Smart displays started making their appearance not too long ago, and while Google is a bit late to the party, it's bringing a less expensive alternative to market in the Google Home Hub. The Home Hub is a simple product, powered by the new Assistant OS, which is based on Google Cast. Google announced the Home Hub at its New York City event the other week as the central hub of your smart home. Now that Google Assistant finally supports basically every smart home device on the market, Google Assistant can be used to control everything by voice, and in the Home Hub's case, can also be used to control it in a more visual fashion. Up at the top is a menu with all your rooms listed, set up as they are in the Google Home app, and from here you'll be able to issue some basic commands to your devices, depending on what each manufacturer has made available.
Voice commands are still more robust, but visual interaction with Assistant is something really special. It lays out all the commands you can do or at least a good sampling of the available ones, and it helps to see all of these in card fashion to truly understand the breadth of Google Assistant's power. Using Home Hub in the kitchen is pretty cool since it can be used to play back recipe videos, giving step by step ingredients and instructions both visually and audibly, one-upping the Assistant-powered speakers by providing a visual cue to double check yourself with. It's also fully hands-free, thanks to Assistant's robust voice commands, or can be interacted with via swipes and button presses. Videos can also be cast to the device on basically every major service except for Netflix. This is an issue on Netflix's end, not Google's, and isn't entirely likely to be added any time soon, as there are a large number of devices like this which Netflix doesn't officially support.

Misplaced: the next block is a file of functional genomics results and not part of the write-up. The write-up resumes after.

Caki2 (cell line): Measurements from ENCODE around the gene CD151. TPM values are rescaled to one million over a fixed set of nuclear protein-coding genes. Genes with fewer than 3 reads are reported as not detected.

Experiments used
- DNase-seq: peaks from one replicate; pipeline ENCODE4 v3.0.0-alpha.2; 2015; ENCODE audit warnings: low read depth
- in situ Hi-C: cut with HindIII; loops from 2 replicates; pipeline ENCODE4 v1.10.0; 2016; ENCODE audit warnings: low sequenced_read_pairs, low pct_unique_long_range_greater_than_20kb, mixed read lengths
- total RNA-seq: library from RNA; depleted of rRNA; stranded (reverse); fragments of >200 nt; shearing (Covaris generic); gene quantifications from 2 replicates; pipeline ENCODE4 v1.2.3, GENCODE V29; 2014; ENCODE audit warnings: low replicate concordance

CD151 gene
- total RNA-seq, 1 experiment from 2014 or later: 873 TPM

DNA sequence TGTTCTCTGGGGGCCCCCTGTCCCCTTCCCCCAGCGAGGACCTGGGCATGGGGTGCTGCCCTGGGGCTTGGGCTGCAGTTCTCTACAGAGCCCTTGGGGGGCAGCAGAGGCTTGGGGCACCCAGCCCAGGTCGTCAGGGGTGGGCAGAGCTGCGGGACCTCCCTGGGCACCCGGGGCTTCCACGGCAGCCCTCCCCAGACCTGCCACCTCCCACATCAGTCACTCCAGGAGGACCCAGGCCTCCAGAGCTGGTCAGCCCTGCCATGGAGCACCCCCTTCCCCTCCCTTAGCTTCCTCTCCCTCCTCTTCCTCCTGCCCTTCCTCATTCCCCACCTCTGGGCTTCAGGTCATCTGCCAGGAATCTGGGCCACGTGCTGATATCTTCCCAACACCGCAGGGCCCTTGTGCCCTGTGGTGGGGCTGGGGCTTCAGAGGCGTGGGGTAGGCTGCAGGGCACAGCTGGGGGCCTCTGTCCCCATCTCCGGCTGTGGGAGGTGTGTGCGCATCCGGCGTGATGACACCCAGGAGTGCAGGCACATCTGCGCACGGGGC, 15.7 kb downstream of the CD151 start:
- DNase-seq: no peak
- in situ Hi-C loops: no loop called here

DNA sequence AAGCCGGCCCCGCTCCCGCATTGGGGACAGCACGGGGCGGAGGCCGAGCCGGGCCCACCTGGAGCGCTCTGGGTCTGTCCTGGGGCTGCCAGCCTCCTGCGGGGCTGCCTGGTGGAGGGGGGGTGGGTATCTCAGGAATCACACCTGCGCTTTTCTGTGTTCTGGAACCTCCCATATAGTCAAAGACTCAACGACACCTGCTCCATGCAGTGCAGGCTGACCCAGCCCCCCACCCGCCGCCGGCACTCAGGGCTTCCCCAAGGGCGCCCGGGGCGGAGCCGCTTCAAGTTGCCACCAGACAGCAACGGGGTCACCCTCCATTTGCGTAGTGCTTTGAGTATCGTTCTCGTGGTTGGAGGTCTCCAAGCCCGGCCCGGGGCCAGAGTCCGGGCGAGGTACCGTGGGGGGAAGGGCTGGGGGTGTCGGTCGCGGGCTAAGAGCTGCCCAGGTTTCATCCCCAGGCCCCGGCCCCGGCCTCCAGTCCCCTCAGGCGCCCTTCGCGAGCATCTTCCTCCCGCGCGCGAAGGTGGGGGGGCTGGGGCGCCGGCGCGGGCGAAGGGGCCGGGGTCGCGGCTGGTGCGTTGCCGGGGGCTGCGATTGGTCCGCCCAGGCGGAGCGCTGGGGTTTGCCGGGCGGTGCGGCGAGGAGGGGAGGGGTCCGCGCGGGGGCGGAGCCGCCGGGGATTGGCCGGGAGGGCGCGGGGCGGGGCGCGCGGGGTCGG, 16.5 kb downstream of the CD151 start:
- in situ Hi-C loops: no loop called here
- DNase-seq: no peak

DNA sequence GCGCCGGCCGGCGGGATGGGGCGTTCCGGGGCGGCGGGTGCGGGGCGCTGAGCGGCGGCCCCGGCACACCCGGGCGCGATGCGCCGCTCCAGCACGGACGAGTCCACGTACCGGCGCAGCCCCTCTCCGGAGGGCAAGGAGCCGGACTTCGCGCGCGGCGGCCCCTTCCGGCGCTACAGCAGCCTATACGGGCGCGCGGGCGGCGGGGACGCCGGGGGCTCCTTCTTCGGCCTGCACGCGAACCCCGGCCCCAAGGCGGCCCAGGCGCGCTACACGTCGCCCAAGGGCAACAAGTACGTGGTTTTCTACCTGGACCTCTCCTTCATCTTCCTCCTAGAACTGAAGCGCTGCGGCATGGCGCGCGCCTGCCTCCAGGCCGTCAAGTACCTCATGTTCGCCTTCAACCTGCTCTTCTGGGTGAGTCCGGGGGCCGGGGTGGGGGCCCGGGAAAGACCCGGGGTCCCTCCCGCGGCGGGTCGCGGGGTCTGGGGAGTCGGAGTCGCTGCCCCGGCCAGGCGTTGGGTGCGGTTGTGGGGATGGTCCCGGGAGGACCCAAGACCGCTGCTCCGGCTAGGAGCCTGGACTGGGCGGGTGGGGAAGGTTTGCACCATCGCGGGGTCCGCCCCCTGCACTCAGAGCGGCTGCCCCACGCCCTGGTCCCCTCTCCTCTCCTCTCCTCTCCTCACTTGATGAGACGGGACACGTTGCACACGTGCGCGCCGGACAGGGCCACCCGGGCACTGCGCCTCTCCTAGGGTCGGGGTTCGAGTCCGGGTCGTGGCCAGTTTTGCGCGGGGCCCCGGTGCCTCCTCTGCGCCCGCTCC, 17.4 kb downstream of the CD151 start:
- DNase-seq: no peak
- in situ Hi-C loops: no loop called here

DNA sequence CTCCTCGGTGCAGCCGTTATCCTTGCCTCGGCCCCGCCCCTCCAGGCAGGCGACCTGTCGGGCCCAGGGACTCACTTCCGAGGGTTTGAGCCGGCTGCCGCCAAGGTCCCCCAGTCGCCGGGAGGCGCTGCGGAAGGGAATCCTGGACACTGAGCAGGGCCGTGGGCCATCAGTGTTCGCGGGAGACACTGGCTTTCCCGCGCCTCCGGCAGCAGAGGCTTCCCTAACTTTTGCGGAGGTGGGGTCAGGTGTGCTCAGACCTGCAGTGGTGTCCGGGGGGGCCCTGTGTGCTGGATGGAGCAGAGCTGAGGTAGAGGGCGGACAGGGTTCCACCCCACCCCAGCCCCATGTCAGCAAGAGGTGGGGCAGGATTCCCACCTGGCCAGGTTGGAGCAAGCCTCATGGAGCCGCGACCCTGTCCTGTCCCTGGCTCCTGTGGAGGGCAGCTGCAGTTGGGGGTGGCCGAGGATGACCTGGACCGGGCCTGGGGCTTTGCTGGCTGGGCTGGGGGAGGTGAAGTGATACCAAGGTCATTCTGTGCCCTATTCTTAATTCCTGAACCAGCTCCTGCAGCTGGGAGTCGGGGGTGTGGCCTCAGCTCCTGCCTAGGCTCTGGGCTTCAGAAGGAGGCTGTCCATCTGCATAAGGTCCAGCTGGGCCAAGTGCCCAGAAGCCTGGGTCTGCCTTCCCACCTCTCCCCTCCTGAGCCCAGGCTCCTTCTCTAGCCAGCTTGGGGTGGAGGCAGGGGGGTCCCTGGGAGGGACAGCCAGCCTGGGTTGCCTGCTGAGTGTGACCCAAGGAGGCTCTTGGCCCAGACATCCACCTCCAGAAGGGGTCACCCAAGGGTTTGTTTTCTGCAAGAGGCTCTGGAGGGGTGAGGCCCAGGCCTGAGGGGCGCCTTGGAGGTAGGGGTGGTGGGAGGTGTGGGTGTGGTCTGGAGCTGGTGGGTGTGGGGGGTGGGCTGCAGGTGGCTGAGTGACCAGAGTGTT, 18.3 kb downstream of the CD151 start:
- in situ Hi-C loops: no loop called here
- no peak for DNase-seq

The Home Hub itself is likely a smaller device than you might expect. It's essentially a 7-inch tablet mounted onto a base stand which features cloth tapestry and a large rubber foot. The Home Hub comes in four rather neutral colors; Sand, aqua, chalk, and charcoal, and retails for $149, or slightly more expensive than the original Google Home. This thing is tiny compared to most other displays in the home, made to appear even more so because of the 65-degree angle it sits at, but is ergonomically designed to be viewed on any surface. The screen is surprisingly good, which is interesting since it's a very low-resolution LCD screen with 1024 x 768 resolution. That's a meager 169 pixels per inch density, which is about half of what's considered retina quality. This obviously will limit how much you can enjoy videos and the like on the screen, but the small amount of pixels on the display fades away when taking two vital traits into consideration: brightness level, and the ability for the display to change color based on light in the room. See all this in action in our video below, and find out what our final verdict on the Google Home Hub is. Don't forget to subscribe to our channel for updates as they land!